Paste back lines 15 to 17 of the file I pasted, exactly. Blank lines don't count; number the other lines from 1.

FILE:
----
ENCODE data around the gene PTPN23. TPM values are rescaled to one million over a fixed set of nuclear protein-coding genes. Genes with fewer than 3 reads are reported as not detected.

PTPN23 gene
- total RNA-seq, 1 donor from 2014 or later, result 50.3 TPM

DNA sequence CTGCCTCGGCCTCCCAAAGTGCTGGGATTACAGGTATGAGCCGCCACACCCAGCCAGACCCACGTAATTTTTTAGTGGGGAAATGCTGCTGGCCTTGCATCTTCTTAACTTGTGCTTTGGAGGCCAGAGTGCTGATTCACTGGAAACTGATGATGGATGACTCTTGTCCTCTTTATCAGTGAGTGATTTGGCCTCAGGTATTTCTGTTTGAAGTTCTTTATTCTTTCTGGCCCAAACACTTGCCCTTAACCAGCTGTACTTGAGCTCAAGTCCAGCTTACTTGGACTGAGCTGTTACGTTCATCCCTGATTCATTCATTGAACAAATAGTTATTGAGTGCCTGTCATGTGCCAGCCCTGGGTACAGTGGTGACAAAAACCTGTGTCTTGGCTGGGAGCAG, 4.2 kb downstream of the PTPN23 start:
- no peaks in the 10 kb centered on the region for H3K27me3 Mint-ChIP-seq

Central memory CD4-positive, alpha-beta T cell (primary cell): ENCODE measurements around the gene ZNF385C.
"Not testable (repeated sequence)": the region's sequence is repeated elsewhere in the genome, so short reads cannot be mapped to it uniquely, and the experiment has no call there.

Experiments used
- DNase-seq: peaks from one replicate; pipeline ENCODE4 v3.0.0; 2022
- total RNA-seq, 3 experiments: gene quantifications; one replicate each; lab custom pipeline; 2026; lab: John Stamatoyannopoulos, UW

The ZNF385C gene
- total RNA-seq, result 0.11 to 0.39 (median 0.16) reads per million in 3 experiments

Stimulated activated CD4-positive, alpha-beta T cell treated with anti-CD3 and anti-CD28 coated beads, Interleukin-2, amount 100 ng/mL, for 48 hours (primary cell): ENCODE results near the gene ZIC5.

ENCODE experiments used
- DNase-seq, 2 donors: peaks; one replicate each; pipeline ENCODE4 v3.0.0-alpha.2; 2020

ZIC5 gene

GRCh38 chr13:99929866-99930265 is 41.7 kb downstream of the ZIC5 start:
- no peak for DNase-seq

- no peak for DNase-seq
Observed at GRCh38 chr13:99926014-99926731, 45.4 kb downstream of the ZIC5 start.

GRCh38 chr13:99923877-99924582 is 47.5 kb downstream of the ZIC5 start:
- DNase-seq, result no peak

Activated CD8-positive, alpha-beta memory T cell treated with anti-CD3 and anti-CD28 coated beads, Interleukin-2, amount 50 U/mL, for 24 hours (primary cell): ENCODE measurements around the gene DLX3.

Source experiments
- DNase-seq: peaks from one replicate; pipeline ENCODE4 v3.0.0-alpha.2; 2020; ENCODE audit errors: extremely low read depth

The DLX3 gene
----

- DNase-seq, 2 donors: peaks; one replicate each; pipeline ENCODE4 v3.0.0-alpha.2; 2020

ZIC5 gene

GRCh38 chr13:99929866-99930265 is 41.7 kb downstream of the ZIC5 start: